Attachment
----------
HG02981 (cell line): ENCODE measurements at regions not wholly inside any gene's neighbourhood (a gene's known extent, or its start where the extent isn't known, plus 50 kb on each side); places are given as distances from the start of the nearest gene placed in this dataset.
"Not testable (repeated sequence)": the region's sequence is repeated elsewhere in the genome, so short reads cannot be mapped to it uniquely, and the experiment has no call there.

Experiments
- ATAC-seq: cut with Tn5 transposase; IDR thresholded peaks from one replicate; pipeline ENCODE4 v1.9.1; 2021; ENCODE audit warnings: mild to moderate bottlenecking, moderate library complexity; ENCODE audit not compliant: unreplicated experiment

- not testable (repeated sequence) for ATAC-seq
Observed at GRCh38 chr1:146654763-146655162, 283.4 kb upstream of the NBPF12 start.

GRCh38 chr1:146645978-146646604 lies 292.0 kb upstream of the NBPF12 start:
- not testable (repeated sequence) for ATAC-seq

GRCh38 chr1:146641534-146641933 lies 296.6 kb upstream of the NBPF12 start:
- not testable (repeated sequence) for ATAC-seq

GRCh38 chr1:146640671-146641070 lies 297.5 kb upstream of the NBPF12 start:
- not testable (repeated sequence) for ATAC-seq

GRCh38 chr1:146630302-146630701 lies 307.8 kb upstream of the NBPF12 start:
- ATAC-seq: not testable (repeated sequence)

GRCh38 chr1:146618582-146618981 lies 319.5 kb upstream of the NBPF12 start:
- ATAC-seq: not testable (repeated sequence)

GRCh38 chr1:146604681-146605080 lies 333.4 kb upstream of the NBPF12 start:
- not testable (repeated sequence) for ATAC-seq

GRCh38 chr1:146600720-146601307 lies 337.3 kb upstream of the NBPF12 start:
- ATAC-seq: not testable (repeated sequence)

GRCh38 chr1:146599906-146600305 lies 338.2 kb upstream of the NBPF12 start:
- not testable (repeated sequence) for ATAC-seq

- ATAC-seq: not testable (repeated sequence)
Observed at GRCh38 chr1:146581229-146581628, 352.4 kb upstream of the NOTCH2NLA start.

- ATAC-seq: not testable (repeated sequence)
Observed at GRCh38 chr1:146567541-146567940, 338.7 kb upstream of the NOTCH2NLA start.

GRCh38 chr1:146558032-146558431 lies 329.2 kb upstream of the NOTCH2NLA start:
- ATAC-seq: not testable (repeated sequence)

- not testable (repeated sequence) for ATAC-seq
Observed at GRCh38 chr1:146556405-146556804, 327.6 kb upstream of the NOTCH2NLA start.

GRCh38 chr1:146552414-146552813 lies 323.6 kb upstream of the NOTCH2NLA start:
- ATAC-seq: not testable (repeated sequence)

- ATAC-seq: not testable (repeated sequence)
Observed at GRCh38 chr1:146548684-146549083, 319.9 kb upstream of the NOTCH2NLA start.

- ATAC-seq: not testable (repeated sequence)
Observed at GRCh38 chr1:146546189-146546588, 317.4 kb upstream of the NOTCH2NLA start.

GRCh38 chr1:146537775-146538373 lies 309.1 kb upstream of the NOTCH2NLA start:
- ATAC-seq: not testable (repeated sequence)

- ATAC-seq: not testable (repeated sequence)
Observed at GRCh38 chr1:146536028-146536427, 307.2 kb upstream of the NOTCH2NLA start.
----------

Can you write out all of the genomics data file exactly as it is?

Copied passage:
HG02981 (cell line): ENCODE measurements at regions not wholly inside any gene's neighbourhood (a gene's known extent, or its start where the extent isn't known, plus 50 kb on each side); places are given as distances from the start of the nearest gene placed in this dataset.
"Not testable (repeated sequence)": the region's sequence is repeated elsewhere in the genome, so short reads cannot be mapped to it uniquely, and the experiment has no call there.

Experiments
- ATAC-seq: cut with Tn5 transposase; IDR thresholded peaks from one replicate; pipeline ENCODE4 v1.9.1; 2021; ENCODE audit warnings: mild to moderate bottlenecking, moderate library complexity; ENCODE audit not compliant: unreplicated experiment

- not testable (repeated sequence) for ATAC-seq
Observed at GRCh38 chr1:146654763-146655162, 283.4 kb upstream of the NBPF12 start.

GRCh38 chr1:146645978-146646604 lies 292.0 kb upstream of the NBPF12 start:
- not testable (repeated sequence) for ATAC-seq

GRCh38 chr1:146641534-146641933 lies 296.6 kb upstream of the NBPF12 start:
- not testable (repeated sequence) for ATAC-seq

GRCh38 chr1:146640671-146641070 lies 297.5 kb upstream of the NBPF12 start:
- not testable (repeated sequence) for ATAC-seq

GRCh38 chr1:146630302-146630701 lies 307.8 kb upstream of the NBPF12 start:
- ATAC-seq: not testable (repeated sequence)

GRCh38 chr1:146618582-146618981 lies 319.5 kb upstream of the NBPF12 start:
- ATAC-seq: not testable (repeated sequence)

GRCh38 chr1:146604681-146605080 lies 333.4 kb upstream of the NBPF12 start:
- not testable (repeated sequence) for ATAC-seq

GRCh38 chr1:146600720-146601307 lies 337.3 kb upstream of the NBPF12 start:
- ATAC-seq: not testable (repeated sequence)

GRCh38 chr1:146599906-146600305 lies 338.2 kb upstream of the NBPF12 start:
- not testable (repeated sequence) for ATAC-seq

- ATAC-seq: not testable (repeated sequence)
Observed at GRCh38 chr1:146581229-146581628, 352.4 kb upstream of the NOTCH2NLA start.

- ATAC-seq: not testable (repeated sequence)
Observed at GRCh38 chr1:146567541-146567940, 338.7 kb upstream of the NOTCH2NLA start.

GRCh38 chr1:146558032-146558431 lies 329.2 kb upstream of the NOTCH2NLA start:
- ATAC-seq: not testable (repeated sequence)

- not testable (repeated sequence) for ATAC-seq
Observed at GRCh38 chr1:146556405-146556804, 327.6 kb upstream of the NOTCH2NLA start.

GRCh38 chr1:146552414-146552813 lies 323.6 kb upstream of the NOTCH2NLA start:
- ATAC-seq: not testable (repeated sequence)

- ATAC-seq: not testable (repeated sequence)
Observed at GRCh38 chr1:146548684-146549083, 319.9 kb upstream of the NOTCH2NLA start.

- ATAC-seq: not testable (repeated sequence)
Observed at GRCh38 chr1:146546189-146546588, 317.4 kb upstream of the NOTCH2NLA start.

GRCh38 chr1:146537775-146538373 lies 309.1 kb upstream of the NOTCH2NLA start:
- ATAC-seq: not testable (repeated sequence)

- ATAC-seq: not testable (repeated sequence)
Observed at GRCh38 chr1:146536028-146536427, 307.2 kb upstream of the NOTCH2NLA start.